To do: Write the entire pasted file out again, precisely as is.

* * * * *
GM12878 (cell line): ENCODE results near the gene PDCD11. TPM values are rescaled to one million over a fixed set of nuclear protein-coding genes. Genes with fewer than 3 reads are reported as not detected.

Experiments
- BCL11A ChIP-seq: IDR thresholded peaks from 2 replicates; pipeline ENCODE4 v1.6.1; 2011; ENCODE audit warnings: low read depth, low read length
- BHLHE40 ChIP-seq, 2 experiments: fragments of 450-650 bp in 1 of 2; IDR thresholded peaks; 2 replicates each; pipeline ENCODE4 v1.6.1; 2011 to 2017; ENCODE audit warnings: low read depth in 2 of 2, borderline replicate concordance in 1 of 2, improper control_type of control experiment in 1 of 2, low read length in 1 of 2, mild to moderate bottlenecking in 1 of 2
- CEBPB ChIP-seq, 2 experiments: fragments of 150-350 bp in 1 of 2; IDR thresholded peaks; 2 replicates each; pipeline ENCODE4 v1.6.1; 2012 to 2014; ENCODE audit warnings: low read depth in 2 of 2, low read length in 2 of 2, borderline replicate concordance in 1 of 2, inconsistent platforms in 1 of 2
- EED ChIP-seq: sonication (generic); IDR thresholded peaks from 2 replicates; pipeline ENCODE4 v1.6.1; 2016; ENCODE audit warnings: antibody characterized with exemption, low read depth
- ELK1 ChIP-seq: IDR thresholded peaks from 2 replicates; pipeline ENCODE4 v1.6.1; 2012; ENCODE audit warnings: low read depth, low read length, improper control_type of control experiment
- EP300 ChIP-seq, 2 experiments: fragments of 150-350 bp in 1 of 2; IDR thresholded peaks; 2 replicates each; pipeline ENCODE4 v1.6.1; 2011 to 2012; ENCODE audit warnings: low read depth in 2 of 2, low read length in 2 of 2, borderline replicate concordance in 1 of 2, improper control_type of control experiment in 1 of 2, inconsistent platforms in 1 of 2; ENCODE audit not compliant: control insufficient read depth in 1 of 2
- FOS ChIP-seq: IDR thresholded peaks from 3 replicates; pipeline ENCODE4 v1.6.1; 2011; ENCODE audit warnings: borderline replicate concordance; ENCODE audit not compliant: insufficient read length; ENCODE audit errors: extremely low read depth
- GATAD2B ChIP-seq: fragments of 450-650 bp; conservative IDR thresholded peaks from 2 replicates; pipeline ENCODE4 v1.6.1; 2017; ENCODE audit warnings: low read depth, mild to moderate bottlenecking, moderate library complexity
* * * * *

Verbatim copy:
GM12878 (cell line): ENCODE results near the gene PDCD11. TPM values are rescaled to one million over a fixed set of nuclear protein-coding genes. Genes with fewer than 3 reads are reported as not detected.

Experiments
- BCL11A ChIP-seq: IDR thresholded peaks from 2 replicates; pipeline ENCODE4 v1.6.1; 2011; ENCODE audit warnings: low read depth, low read length
- BHLHE40 ChIP-seq, 2 experiments: fragments of 450-650 bp in 1 of 2; IDR thresholded peaks; 2 replicates each; pipeline ENCODE4 v1.6.1; 2011 to 2017; ENCODE audit warnings: low read depth in 2 of 2, borderline replicate concordance in 1 of 2, improper control_type of control experiment in 1 of 2, low read length in 1 of 2, mild to moderate bottlenecking in 1 of 2
- CEBPB ChIP-seq, 2 experiments: fragments of 150-350 bp in 1 of 2; IDR thresholded peaks; 2 replicates each; pipeline ENCODE4 v1.6.1; 2012 to 2014; ENCODE audit warnings: low read depth in 2 of 2, low read length in 2 of 2, borderline replicate concordance in 1 of 2, inconsistent platforms in 1 of 2
- EED ChIP-seq: sonication (generic); IDR thresholded peaks from 2 replicates; pipeline ENCODE4 v1.6.1; 2016; ENCODE audit warnings: antibody characterized with exemption, low read depth
- ELK1 ChIP-seq: IDR thresholded peaks from 2 replicates; pipeline ENCODE4 v1.6.1; 2012; ENCODE audit warnings: low read depth, low read length, improper control_type of control experiment
- EP300 ChIP-seq, 2 experiments: fragments of 150-350 bp in 1 of 2; IDR thresholded peaks; 2 replicates each; pipeline ENCODE4 v1.6.1; 2011 to 2012; ENCODE audit warnings: low read depth in 2 of 2, low read length in 2 of 2, borderline replicate concordance in 1 of 2, improper control_type of control experiment in 1 of 2, inconsistent platforms in 1 of 2; ENCODE audit not compliant: control insufficient read depth in 1 of 2
- FOS ChIP-seq: IDR thresholded peaks from 3 replicates; pipeline ENCODE4 v1.6.1; 2011; ENCODE audit warnings: borderline replicate concordance; ENCODE audit not compliant: insufficient read length; ENCODE audit errors: extremely low read depth
- GATAD2B ChIP-seq: fragments of 450-650 bp; conservative IDR thresholded peaks from 2 replicates; pipeline ENCODE4 v1.6.1; 2017; ENCODE audit warnings: low read depth, mild to moderate bottlenecking, moderate library complexity